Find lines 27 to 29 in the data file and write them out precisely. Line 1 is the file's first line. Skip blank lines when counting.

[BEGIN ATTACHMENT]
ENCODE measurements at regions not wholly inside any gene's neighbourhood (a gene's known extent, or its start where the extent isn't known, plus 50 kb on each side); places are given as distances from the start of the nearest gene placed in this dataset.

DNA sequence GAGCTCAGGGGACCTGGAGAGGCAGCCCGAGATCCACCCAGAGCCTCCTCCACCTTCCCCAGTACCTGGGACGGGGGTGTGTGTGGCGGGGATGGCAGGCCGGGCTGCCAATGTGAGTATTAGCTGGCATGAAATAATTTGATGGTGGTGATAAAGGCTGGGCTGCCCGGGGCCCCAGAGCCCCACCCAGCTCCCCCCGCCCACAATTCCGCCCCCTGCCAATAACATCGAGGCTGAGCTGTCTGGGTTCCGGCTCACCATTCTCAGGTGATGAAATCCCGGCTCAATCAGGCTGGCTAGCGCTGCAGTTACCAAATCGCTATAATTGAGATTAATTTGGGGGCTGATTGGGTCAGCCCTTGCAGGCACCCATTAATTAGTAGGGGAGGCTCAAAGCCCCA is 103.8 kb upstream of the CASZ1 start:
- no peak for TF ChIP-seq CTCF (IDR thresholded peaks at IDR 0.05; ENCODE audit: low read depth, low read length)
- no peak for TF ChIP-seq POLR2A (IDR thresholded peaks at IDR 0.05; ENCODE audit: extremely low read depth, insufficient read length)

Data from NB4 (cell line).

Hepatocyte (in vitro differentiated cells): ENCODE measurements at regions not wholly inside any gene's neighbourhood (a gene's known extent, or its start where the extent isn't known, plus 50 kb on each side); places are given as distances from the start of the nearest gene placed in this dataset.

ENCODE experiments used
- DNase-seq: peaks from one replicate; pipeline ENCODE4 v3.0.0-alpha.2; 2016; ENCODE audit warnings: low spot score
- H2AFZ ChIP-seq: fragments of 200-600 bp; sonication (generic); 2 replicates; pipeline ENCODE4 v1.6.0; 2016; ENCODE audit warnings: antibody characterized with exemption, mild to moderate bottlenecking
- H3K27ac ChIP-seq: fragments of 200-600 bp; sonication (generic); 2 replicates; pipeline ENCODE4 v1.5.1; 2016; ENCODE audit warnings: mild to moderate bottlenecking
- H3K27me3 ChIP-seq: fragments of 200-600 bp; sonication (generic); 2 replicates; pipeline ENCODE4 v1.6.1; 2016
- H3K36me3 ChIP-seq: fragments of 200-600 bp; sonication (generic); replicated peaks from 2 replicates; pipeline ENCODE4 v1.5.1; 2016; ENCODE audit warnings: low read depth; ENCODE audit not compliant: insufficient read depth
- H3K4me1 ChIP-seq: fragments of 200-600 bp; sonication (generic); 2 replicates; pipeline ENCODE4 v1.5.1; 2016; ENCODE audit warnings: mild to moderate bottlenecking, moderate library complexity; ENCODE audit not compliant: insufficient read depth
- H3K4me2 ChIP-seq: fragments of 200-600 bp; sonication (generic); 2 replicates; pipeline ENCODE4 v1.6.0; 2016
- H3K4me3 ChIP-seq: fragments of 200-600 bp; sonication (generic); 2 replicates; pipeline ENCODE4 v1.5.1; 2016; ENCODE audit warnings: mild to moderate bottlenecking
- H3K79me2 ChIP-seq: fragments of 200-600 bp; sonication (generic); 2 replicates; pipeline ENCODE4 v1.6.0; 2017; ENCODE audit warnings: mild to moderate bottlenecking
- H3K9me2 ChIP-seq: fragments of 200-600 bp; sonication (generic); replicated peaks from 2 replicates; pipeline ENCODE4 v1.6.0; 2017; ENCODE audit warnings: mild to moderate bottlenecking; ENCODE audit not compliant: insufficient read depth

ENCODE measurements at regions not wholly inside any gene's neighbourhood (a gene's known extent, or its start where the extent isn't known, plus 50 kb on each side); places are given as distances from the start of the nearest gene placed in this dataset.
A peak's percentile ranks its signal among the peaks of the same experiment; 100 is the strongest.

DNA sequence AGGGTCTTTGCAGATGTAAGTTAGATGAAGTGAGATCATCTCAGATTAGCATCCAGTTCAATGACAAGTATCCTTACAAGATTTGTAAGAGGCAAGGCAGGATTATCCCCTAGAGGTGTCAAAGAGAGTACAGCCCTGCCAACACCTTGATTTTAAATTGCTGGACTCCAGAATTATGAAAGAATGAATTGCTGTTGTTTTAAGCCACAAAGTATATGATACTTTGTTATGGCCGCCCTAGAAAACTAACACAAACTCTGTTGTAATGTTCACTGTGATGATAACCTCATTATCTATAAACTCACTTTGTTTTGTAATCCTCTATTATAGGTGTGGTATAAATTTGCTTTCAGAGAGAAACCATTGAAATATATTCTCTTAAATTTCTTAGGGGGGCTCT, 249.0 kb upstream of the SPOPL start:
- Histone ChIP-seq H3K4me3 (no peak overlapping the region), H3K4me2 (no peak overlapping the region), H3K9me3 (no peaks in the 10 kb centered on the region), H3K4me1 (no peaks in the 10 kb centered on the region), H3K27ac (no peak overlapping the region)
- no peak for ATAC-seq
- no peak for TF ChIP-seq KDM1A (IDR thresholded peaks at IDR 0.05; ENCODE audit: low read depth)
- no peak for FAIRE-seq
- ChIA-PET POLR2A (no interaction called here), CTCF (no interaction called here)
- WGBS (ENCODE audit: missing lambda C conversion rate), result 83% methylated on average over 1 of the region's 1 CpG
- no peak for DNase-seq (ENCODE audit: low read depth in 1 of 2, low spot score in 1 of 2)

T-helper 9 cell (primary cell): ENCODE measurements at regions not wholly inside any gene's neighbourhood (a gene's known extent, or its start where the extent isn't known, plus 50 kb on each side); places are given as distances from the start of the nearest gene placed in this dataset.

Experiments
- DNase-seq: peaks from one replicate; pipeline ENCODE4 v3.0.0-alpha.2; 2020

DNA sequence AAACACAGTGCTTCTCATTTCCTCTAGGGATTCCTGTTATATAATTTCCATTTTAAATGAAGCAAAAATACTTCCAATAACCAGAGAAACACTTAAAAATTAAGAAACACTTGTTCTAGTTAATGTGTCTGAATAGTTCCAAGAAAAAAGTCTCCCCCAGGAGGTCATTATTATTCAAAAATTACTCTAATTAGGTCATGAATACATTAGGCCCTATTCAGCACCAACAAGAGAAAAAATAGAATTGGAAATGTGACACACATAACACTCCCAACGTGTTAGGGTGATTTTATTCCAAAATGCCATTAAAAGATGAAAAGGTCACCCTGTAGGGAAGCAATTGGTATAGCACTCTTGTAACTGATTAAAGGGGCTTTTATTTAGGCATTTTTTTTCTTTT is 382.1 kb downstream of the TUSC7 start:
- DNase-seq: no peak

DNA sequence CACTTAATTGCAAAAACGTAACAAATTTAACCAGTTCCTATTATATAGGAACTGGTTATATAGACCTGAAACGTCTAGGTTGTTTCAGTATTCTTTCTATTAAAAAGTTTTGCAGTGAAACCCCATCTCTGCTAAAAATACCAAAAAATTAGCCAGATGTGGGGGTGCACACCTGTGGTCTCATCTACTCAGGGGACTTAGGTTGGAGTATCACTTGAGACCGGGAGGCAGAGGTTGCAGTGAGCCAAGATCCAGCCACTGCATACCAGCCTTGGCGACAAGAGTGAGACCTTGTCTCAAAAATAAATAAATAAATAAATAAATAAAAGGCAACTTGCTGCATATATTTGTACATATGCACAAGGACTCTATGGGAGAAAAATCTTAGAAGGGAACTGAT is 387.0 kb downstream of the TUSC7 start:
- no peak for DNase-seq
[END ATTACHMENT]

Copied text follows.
- no peak for DNase-seq (ENCODE audit: low read depth in 1 of 2, low spot score in 1 of 2)

T-helper 9 cell (primary cell): ENCODE measurements at regions not wholly inside any gene's neighbourhood (a gene's known extent, or its start where the extent isn't known, plus 50 kb on each side); places are given as distances from the start of the nearest gene placed in this dataset.

Experiments